In a bid to recover more than Shs 160bn in unremitted contributions, the National Social Security Fund (NSSF) has announced a grace period of three months for defaulting employers to agree a payment plan.
Only those that have not remitted employees’ social security contributions are affected. In exchange, the Fund will waive up to 95 per cent of the penalty amount owed, Richard Byarugaba, the NSSF managing director, said in a statement recently.
About 10,000 out of more than 33,270 employers registered with the Fund have not paid NSSF contributions in a period ranging from two months to seven years, thereby denying their employees social security protection.
Byarugaba said although it is the obligation of every employer to pay social security contributions for their employees on a timely basis and the correct amounts, the Fund recognises that for various reasons, some employers may be unable to remit funds on a regular basis. Eventually, they get overwhelmed by the arrears and penalties levied on unremitted funds.
“Therefore, for the next 90 days, we have declared an amnesty for all defaulting employers to allow them negotiate payment plans with the Fund. In turn, I will waive up to 95% of the penalty the defaulting employer is supposed to pay. This is on condition that such an employer comes forward, commits to clear all the arrears owed in a period to be agreed by signing a deed of settlement,” Byarugaba said.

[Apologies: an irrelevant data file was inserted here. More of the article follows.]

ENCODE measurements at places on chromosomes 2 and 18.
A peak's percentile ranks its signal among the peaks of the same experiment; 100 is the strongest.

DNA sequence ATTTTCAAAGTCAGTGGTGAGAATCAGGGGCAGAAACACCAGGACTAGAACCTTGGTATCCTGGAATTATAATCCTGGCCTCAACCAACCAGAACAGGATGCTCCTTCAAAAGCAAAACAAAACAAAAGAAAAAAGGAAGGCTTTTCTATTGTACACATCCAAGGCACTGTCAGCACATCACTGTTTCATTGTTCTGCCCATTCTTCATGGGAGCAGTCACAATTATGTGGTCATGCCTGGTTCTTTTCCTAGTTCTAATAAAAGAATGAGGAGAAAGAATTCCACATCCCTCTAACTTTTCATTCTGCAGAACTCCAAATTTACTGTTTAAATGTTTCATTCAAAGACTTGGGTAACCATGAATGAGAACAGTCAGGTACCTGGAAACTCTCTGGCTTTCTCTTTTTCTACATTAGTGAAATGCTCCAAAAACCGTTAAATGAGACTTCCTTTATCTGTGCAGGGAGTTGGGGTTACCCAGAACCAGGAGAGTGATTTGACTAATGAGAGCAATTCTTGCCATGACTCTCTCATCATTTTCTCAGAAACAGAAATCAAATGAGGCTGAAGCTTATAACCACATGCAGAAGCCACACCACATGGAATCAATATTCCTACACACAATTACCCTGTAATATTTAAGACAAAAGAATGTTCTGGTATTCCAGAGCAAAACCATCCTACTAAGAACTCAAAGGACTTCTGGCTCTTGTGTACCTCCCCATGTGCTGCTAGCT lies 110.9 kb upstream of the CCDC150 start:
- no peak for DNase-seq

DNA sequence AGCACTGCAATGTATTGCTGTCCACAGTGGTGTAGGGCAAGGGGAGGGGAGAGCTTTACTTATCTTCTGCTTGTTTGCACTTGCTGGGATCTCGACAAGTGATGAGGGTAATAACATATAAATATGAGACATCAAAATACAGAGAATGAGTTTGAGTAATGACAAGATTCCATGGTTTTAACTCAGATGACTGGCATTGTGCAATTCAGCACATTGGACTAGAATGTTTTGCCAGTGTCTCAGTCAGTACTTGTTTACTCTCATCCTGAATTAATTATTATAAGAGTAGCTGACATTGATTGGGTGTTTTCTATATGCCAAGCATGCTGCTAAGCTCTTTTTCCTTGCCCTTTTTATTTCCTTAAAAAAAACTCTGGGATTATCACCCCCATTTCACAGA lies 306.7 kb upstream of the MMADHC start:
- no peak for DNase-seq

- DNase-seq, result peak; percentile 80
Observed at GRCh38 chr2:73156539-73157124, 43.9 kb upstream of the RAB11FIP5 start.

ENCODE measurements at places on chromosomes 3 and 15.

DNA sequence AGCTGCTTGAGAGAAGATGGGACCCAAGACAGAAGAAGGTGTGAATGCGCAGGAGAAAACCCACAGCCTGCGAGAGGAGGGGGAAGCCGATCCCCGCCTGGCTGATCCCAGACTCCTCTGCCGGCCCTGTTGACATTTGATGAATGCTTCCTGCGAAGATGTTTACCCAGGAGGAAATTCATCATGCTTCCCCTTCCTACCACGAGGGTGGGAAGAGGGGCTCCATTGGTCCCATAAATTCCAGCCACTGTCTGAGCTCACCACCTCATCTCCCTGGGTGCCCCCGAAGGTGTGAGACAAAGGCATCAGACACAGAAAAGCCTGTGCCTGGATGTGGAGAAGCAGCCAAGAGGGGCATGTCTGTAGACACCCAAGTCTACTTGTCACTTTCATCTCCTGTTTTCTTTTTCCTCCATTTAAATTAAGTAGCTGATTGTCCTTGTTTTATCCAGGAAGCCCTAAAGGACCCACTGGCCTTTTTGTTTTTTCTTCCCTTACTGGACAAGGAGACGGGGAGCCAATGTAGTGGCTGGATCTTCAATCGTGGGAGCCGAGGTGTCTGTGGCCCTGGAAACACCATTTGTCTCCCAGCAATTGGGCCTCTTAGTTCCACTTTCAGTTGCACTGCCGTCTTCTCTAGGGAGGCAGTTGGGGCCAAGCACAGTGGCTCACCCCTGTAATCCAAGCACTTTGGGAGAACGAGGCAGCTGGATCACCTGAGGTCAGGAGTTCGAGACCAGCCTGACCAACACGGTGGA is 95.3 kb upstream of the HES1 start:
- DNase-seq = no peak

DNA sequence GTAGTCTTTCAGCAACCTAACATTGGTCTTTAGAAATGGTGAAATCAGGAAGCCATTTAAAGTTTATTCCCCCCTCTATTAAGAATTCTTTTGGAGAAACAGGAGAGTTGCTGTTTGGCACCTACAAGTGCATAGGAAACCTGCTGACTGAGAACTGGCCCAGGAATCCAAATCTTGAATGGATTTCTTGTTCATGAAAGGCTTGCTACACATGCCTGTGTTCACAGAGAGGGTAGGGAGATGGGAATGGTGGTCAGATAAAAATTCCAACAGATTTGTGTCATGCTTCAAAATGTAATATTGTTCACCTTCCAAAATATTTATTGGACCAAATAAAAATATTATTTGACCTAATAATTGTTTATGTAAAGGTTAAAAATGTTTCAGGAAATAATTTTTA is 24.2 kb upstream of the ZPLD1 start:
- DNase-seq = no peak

He added that using a similar approach, the Fund has already recovered about Shs 13.7bn from 380 employers since July 2017. Byarugaba said employers that do not take advantage of the amnesty window risk court action to recover the arrears, the penalty and interest accrued.
“Litigation is our last resort. We prefer to have discussions with employers as per our Relationship Management business model, because we understand that sometimes, businesses face challenges with their cash flows. However, employers that not only categorically default but are also unwilling to agree payment plans with the Fund will be taken to court,” he said.
As at end of December 2018, the Fund was worth Shs 10.2 trillion, up from Shs 8.7 trillion in December 2017. Monthly average contributions are now at over Shs 96bn.